Type:
text; Dissertation-Reproduction (electronic)
Keywords:
Interviewing in child abuse.; Sexually abused children -- Counseling of -- United States.; Sex crimes -- Investigation.
Degree Name:
Ph.D.
Degree Level:
doctoral
Degree Program:
Graduate College; Counseling and Guidance
Degree Grantor:
University of Arizona
Committee Chair:
Erickson, Richard

Full metadata record

DC FieldValue Language
dc.language.isoenen_US
dc.titleReactions of children to interviews using anatomically correct dolls.en_US
dc.creatorDeVoss, Joyce Ann.en_US
dc.contributor.authorDeVoss, Joyce Ann.en_US
dc.date.issued1987en_US
dc.publisherThe University of Arizona.en_US
dc.rightsCopyright © is held by the author. Digital access to this material is made possible by the University Libraries, University of Arizona. Further transmission, reproduction or presentation (such as public display or performance) of protected items is prohibited except with permission of the author.en_US
dc.description.abstractThis study tested an underlying assumption of professionals who interview young children with anatomically correct dolls: children who have been sexually abused react differently to interviews with the dolls than children who have not been sexually abused. The behavior of a group of children who were referred to a mental health clinic in the southwestern United States because of suspected sexual abuse was compared to the behavior of a group of children referred to the same clinic for other reasons while the children were interviewed by clinicians using anatomically correct dolls. The study examined four categories of behavior which consisted of indicators of child sexual abuse from the literature. The four categories were: (1) sexual behavior; (2) anger/aggression; (3) anxiety/regression; and (4) avoidant behavior. Clinicians at the mental health clinic identified potential subjects for the study from the outpatient population. Parents were given written and verbal descriptions of the study and asked to contact the researcher if they were interested in allowing their child to participate. The voluntary nature of participation in the study was stressed. Eleven children who were referred because of suspected sexual abuse and eleven children referred for other reasons were successfully recruited. Groups were matched as closely as possible as to sex, age, racial/ethnic group and developmental level. Two dependent measures were employed: the Behavioral Checklist and the Likelihood of Victimization Scale. Both instruments were designed for the research study. The Behavioral Checklist was completed by two observers who watched each interview from behind a one-way mirror. The Likelihood of Victimization Scale was completed by the clinicians who interviewed the children. Observers as well as interviewers were blind to the referral status of the children. Statistically significant differences were obtained for two of the four categories of the Behavioral Checklist. The same two categories correlated significantly with the Likelihood of Victimization Scale. The results provided support for the assumption tested.en_US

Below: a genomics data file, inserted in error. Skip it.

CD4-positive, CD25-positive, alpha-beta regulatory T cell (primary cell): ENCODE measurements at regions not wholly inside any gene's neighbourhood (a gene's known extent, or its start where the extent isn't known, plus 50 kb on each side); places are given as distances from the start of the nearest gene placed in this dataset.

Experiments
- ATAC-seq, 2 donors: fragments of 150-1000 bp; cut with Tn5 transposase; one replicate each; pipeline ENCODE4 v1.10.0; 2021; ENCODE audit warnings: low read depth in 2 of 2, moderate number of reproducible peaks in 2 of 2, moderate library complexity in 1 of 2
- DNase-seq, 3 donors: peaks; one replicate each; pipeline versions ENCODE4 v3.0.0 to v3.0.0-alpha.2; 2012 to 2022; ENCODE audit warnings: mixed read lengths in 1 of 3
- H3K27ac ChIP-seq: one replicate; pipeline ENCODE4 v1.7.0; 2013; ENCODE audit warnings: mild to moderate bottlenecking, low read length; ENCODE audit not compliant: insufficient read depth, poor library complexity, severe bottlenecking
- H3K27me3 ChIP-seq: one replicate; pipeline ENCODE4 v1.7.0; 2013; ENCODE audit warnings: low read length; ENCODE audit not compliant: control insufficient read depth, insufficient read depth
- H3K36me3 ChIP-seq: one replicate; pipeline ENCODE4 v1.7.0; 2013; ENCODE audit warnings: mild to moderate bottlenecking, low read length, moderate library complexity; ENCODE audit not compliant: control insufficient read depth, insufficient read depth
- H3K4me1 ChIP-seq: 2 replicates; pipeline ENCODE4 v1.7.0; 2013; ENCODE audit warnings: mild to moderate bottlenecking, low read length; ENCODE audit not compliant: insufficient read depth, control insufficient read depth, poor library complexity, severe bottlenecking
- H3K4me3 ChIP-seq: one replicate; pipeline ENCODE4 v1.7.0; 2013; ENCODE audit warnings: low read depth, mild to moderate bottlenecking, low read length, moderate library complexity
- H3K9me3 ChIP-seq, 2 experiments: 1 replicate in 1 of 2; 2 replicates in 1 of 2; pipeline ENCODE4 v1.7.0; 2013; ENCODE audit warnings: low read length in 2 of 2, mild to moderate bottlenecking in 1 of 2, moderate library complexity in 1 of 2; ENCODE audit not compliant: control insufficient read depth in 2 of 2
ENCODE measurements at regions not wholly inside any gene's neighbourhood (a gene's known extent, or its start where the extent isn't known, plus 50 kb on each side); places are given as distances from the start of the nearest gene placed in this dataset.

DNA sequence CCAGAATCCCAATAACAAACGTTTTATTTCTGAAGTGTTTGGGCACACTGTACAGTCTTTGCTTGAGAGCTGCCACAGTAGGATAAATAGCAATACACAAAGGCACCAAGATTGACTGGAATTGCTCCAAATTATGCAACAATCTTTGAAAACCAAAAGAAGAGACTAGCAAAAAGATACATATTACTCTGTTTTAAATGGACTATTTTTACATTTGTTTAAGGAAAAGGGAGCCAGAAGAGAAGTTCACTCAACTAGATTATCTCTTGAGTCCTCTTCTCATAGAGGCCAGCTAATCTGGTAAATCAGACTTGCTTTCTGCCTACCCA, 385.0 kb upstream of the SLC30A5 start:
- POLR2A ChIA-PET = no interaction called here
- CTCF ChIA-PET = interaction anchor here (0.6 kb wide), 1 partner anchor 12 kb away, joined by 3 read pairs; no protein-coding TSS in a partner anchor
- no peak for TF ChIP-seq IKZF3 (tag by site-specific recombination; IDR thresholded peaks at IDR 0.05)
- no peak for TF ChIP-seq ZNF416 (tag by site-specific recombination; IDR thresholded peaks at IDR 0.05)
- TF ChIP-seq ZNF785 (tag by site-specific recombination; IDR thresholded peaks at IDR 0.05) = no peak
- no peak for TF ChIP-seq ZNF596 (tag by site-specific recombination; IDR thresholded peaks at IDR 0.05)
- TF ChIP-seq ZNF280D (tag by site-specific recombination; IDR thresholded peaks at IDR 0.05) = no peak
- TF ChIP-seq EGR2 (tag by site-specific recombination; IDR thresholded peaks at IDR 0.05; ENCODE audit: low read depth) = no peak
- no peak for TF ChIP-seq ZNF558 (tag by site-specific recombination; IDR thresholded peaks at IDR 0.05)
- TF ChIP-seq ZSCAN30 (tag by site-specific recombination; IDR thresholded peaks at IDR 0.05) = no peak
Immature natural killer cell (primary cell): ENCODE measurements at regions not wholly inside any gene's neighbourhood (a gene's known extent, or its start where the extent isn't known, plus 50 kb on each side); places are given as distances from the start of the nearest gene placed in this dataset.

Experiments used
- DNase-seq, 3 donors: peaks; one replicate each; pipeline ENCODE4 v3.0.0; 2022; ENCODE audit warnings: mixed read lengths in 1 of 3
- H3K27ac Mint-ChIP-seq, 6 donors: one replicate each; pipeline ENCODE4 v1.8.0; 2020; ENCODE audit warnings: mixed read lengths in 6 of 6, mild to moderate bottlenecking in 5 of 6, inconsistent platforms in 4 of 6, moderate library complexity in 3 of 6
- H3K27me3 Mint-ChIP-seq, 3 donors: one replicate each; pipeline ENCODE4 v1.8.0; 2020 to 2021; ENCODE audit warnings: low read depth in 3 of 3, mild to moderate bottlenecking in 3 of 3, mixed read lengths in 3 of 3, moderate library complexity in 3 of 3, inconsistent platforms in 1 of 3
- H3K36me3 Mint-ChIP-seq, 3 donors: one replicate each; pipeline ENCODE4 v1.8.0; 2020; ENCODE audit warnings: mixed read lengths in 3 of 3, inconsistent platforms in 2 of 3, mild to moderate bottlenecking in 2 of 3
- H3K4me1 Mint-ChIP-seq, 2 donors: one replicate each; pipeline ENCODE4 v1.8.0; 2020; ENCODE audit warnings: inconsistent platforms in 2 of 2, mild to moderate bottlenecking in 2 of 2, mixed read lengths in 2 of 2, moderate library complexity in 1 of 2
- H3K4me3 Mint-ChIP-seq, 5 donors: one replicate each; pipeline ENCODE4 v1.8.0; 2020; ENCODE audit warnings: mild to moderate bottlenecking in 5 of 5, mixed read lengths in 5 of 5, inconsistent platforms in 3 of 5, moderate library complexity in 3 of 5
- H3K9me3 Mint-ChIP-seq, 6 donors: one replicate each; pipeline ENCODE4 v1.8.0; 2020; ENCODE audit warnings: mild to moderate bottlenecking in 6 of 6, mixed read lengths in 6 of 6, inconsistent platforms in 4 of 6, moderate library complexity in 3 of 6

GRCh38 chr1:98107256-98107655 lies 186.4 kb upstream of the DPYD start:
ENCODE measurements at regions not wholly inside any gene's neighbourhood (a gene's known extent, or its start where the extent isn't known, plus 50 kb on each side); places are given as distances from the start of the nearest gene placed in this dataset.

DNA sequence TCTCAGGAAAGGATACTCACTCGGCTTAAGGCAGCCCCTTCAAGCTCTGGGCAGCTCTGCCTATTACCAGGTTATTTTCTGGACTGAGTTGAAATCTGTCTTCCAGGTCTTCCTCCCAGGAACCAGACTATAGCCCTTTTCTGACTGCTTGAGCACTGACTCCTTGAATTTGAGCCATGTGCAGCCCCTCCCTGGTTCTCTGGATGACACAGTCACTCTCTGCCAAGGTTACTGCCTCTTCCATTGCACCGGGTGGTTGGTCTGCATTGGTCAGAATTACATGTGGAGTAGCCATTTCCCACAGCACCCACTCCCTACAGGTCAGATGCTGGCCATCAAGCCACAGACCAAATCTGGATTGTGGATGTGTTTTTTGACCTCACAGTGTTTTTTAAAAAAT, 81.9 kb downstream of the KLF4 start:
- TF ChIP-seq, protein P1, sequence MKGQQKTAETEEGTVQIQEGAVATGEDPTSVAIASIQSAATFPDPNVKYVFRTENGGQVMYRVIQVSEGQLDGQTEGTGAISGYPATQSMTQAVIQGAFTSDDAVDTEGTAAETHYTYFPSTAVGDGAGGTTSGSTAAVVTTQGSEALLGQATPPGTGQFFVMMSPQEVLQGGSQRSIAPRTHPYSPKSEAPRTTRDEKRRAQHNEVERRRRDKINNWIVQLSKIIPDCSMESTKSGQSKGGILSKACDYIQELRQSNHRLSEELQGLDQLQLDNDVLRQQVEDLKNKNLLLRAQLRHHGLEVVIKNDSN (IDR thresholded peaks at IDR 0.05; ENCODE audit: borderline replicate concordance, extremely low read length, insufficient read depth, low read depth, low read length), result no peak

dc.typetexten_US
dc.typeDissertation-Reproduction (electronic)en_US
dc.subjectInterviewing in child abuse.en_US
dc.subjectSexually abused children -- Counseling of -- United States.en_US
dc.subjectSex crimes -- Investigation.en_US
thesis.degree.namePh.D.en_US
thesis.degree.leveldoctoralen_US
thesis.degree.disciplineGraduate Collegeen_US
thesis.degree.disciplineCounseling and Guidanceen_US
thesis.degree.grantorUniversity of Arizonaen_US
dc.contributor.chairErickson, Richarden_US
dc.contributor.committeememberNewlon, Bettyen_US
dc.contributor.committeememberChristensen, Oscaren_US
dc.contributor.committeememberAttarian, Peteren_US
dc.contributor.committeememberErickson, Richarden_US
dc.identifier.proquest8805508en_US
dc.identifier.oclc700071677en_US